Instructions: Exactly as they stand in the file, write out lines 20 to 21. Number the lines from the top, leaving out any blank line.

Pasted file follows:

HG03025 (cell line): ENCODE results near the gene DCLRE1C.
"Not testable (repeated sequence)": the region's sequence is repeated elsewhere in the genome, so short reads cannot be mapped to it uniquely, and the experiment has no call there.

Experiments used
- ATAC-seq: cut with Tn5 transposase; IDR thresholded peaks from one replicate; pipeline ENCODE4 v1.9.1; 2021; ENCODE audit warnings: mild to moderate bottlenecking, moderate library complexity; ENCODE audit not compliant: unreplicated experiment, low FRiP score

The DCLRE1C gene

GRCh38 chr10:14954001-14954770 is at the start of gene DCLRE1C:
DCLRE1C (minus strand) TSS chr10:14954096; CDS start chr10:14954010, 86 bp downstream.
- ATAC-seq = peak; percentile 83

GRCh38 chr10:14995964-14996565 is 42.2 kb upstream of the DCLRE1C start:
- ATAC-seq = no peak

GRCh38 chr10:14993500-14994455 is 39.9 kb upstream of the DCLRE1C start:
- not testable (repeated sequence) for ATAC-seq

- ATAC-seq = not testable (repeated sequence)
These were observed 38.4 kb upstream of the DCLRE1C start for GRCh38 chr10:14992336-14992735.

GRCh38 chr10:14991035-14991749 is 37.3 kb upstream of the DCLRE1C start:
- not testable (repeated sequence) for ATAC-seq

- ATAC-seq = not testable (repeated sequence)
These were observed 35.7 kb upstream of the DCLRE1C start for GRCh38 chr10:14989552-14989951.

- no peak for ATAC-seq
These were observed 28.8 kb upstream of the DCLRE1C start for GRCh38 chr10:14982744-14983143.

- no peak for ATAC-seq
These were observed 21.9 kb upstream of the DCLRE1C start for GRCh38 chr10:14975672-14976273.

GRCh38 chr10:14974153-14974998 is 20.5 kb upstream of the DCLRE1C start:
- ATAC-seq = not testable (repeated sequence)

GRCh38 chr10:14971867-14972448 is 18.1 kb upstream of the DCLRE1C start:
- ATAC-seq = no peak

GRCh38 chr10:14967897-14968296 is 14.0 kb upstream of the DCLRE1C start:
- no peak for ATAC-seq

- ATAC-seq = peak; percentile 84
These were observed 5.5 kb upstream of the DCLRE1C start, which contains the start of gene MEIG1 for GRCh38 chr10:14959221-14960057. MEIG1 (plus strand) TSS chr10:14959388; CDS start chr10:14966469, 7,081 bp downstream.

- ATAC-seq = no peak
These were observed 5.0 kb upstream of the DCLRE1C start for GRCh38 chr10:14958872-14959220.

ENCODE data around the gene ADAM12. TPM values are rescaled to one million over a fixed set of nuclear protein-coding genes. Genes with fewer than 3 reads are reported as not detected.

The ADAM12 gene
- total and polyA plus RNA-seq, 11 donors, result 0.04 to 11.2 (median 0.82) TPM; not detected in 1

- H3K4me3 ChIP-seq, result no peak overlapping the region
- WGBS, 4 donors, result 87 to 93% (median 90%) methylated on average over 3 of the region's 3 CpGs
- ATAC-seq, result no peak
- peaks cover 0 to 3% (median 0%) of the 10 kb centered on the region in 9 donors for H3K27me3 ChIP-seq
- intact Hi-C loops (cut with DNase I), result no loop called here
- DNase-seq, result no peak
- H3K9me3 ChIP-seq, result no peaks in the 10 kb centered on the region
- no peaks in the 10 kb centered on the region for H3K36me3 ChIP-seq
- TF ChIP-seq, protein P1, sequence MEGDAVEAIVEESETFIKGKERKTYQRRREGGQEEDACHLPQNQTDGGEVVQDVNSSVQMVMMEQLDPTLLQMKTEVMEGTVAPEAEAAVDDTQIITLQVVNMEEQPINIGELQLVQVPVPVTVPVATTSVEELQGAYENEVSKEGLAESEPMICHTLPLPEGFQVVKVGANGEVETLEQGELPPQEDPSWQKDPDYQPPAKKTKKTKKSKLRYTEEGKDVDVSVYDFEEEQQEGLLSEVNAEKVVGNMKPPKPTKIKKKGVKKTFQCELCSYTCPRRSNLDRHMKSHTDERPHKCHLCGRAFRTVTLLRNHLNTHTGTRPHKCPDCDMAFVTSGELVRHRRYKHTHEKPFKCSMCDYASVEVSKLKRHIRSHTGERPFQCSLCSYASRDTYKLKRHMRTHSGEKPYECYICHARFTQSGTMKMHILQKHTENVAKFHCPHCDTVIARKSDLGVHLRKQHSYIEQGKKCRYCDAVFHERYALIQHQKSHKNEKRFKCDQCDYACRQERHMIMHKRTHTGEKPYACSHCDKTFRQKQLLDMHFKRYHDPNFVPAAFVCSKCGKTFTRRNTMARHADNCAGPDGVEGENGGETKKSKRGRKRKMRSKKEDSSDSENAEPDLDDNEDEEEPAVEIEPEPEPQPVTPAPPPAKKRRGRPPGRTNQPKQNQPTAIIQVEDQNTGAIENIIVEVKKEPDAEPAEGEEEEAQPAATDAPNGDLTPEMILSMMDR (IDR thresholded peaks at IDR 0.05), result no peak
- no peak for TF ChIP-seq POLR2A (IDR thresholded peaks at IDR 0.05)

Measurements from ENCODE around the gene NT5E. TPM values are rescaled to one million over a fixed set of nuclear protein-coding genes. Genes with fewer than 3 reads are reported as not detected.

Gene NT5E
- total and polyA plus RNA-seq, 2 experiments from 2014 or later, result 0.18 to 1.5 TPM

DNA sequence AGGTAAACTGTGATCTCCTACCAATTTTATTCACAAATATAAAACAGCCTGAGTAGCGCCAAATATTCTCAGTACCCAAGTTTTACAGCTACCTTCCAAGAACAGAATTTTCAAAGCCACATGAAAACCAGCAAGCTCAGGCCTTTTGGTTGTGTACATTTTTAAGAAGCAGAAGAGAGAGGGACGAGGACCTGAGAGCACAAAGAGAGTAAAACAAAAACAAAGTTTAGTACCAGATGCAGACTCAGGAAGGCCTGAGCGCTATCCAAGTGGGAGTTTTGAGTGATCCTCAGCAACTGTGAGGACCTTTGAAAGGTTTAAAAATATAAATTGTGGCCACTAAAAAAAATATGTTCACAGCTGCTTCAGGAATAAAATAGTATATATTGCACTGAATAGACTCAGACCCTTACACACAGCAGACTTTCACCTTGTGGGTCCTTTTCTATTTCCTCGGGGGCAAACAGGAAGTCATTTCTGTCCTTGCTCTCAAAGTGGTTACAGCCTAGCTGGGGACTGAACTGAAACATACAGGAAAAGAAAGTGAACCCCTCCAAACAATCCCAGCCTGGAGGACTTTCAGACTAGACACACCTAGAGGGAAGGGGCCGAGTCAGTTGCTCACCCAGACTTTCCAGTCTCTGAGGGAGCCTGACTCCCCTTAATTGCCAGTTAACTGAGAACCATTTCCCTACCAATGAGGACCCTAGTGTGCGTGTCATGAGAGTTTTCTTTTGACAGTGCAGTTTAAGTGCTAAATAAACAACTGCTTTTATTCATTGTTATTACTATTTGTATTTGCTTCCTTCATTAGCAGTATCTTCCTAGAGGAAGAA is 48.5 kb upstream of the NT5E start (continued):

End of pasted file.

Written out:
These were observed 28.8 kb upstream of the DCLRE1C start for GRCh38 chr10:14982744-14983143.

- no peak for ATAC-seq